Toads of Davis


The nicest package arrived the other day: Amy, a reader, had sent us a note welcoming us back to California with her mother’s copy of the children’s book, The Toads of Davis


The story is one that’s familiar to me from my years as an undergraduate here: back in the mid-nineties, Davis constructed a “toad tunnel” intended to serve as an underpass for toads who’s usual route to wetlands was being disrupted by the construction of a major highway. Kind of crazy, right?! But also really sweet.

It’s a true story, but it’s also a matter of emblematic Davis lore, an example given to describe Davis’s progressive nature. The mayor at the time, Julie Partansky (who I remember seeing on her bike around town and who I was sorry to learned passed away a few years ago), proposed a lot of “characteristically Davis” measures: enacting a light ordinance to minimize light pollution and better stargazing, planting public fruit trees for the homeless, and–famously–a well-intentioned but little-used toad tunnel.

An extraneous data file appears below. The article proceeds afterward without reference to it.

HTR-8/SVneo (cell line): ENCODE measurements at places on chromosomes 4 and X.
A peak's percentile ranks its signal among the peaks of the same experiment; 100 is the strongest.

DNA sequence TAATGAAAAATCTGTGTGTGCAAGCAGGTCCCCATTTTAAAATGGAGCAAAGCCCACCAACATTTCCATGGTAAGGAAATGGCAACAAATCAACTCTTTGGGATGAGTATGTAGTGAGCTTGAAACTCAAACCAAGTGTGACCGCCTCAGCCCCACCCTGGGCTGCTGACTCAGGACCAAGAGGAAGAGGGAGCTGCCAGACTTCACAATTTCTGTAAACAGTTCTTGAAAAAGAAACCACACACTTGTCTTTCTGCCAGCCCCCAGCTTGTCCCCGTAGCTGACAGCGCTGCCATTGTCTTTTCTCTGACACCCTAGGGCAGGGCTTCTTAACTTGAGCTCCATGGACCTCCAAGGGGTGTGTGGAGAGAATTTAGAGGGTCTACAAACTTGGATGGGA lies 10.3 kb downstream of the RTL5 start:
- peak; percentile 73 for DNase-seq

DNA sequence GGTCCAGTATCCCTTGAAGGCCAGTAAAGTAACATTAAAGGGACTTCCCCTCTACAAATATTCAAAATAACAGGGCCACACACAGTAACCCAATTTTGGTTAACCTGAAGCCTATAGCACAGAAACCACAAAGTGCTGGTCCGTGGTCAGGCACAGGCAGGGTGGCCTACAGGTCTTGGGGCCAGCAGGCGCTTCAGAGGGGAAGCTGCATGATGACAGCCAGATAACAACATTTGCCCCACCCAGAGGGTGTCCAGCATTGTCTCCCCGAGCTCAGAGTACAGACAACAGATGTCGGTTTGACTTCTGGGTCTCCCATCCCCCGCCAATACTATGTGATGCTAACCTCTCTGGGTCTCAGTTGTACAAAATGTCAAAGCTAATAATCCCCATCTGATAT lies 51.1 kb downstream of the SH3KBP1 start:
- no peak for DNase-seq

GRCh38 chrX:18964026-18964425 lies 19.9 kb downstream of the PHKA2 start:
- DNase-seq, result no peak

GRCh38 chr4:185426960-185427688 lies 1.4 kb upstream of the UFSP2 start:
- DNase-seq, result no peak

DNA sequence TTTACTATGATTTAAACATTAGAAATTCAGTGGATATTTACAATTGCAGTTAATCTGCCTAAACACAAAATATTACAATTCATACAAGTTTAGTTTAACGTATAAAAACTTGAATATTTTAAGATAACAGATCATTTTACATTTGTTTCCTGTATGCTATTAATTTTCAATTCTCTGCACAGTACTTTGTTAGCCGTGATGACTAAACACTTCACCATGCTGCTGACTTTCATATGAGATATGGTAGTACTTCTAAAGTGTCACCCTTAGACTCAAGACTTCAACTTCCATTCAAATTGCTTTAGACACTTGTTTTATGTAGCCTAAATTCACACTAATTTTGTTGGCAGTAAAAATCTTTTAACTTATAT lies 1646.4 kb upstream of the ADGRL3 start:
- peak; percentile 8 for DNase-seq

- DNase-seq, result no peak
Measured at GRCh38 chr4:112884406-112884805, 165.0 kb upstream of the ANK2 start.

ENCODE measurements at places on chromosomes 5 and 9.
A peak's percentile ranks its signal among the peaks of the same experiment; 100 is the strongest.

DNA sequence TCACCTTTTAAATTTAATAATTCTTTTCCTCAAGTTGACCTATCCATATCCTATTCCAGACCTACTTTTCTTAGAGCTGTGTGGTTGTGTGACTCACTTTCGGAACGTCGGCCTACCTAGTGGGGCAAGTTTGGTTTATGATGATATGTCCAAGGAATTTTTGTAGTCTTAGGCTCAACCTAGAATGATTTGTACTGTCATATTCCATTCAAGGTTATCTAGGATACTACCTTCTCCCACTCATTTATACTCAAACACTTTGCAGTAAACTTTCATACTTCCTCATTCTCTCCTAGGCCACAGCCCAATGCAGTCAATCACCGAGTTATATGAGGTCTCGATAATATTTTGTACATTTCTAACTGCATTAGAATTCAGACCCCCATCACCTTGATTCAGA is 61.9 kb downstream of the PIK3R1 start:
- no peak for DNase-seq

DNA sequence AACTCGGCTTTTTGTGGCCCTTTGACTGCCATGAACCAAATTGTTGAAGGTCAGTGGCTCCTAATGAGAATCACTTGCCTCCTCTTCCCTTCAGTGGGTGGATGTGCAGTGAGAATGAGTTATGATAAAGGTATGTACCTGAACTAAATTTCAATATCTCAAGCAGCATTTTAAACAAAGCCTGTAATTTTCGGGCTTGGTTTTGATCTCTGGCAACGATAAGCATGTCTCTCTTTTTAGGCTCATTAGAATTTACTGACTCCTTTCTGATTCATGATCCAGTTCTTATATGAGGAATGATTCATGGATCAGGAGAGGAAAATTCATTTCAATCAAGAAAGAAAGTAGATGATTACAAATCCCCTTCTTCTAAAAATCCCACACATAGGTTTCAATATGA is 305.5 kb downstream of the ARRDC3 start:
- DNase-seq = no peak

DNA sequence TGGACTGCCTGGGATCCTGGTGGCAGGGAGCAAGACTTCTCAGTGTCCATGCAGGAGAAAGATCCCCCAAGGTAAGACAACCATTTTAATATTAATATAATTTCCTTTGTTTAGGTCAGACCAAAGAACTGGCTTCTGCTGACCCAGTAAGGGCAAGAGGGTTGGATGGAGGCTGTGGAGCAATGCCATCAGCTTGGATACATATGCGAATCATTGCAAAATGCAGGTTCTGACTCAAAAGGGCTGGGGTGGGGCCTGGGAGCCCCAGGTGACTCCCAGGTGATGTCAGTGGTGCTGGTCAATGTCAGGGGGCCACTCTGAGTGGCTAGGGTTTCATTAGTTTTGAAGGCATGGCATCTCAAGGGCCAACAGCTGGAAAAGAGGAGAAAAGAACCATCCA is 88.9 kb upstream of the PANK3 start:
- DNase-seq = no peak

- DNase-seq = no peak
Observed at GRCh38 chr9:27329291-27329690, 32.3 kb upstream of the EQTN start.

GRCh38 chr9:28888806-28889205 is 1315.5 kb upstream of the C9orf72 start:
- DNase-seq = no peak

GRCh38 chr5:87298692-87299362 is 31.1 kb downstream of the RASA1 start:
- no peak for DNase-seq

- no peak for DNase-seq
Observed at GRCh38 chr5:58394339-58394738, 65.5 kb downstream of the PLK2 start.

Yes, apparently the toads never really used the tunnel (and those that finally did, once they illuminated it to try and mimic the night-sky, may have been picked off by birds) and the tunnel was made famous when it was lampooned on The Daily Show. The clip is hilarious: Colbert–who looks about 25–interviews Partansky.

I always did admire those intentions. There’s something awfully nice about a town that worries about its toads. Thanks, Amy, for reminding me!


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